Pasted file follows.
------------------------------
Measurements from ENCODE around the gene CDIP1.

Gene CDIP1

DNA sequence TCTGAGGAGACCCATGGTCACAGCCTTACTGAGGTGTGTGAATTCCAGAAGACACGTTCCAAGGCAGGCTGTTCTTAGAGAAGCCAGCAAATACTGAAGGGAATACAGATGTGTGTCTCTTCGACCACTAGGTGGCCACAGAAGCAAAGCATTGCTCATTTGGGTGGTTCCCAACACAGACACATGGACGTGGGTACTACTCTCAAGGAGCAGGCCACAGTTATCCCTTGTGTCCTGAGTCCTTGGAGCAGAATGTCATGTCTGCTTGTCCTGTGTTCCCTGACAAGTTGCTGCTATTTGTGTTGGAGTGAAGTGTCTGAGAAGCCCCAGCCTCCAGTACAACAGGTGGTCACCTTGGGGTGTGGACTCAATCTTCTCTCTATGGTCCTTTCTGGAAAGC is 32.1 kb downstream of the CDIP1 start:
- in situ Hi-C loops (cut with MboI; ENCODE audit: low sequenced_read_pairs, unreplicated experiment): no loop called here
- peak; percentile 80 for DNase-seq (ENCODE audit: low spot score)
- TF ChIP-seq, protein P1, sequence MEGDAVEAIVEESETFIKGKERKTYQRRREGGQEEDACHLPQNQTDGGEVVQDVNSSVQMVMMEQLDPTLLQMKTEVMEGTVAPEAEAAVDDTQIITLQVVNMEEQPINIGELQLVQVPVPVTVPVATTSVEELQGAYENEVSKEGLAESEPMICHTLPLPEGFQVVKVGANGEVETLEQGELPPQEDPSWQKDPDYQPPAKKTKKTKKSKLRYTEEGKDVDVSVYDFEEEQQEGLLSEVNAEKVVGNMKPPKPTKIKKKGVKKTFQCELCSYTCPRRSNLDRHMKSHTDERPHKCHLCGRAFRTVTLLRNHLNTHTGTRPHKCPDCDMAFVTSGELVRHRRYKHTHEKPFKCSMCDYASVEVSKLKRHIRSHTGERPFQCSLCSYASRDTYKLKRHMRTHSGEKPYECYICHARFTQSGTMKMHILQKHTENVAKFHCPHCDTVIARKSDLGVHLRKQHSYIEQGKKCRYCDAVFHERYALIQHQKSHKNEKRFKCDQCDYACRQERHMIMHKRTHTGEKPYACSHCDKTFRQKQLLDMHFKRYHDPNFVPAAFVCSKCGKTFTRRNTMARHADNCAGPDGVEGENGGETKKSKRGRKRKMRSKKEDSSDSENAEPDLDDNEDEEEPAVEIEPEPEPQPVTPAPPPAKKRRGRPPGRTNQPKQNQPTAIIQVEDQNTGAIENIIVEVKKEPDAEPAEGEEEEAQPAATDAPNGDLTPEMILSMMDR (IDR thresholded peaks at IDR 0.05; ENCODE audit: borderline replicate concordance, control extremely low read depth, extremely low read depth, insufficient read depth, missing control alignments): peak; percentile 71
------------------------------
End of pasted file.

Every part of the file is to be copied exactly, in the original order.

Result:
Measurements from ENCODE around the gene CDIP1.

Gene CDIP1

DNA sequence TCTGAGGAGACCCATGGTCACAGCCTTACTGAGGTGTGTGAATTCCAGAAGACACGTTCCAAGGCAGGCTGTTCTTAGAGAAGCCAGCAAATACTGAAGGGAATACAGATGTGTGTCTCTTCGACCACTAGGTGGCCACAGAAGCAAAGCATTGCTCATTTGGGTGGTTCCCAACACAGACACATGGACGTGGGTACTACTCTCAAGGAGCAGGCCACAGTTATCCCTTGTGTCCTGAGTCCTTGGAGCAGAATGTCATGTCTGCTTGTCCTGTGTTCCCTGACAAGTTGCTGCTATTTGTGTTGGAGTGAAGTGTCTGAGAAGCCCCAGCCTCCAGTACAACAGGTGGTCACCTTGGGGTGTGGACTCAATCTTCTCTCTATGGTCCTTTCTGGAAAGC is 32.1 kb downstream of the CDIP1 start:
- in situ Hi-C loops (cut with MboI; ENCODE audit: low sequenced_read_pairs, unreplicated experiment): no loop called here
- peak; percentile 80 for DNase-seq (ENCODE audit: low spot score)
- TF ChIP-seq, protein P1, sequence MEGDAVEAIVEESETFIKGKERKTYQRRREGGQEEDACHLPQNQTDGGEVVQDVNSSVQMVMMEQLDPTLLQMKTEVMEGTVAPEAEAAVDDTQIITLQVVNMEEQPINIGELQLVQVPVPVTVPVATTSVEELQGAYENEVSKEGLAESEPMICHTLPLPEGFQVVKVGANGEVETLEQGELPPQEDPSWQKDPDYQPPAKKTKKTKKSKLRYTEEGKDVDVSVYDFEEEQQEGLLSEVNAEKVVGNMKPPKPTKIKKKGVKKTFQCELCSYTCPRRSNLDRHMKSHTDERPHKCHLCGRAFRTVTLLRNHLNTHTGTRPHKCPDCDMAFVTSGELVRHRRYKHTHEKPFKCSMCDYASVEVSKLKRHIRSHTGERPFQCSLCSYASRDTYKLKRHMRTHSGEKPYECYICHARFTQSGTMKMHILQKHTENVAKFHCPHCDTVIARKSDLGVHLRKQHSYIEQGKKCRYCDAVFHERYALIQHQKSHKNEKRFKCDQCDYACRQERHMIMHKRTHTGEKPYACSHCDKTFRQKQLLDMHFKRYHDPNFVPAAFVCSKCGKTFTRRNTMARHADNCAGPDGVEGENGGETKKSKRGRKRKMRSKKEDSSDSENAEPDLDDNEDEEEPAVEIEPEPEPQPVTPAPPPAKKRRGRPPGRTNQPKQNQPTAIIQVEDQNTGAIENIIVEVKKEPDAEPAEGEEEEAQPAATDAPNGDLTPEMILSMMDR (IDR thresholded peaks at IDR 0.05; ENCODE audit: borderline replicate concordance, control extremely low read depth, extremely low read depth, insufficient read depth, missing control alignments): peak; percentile 71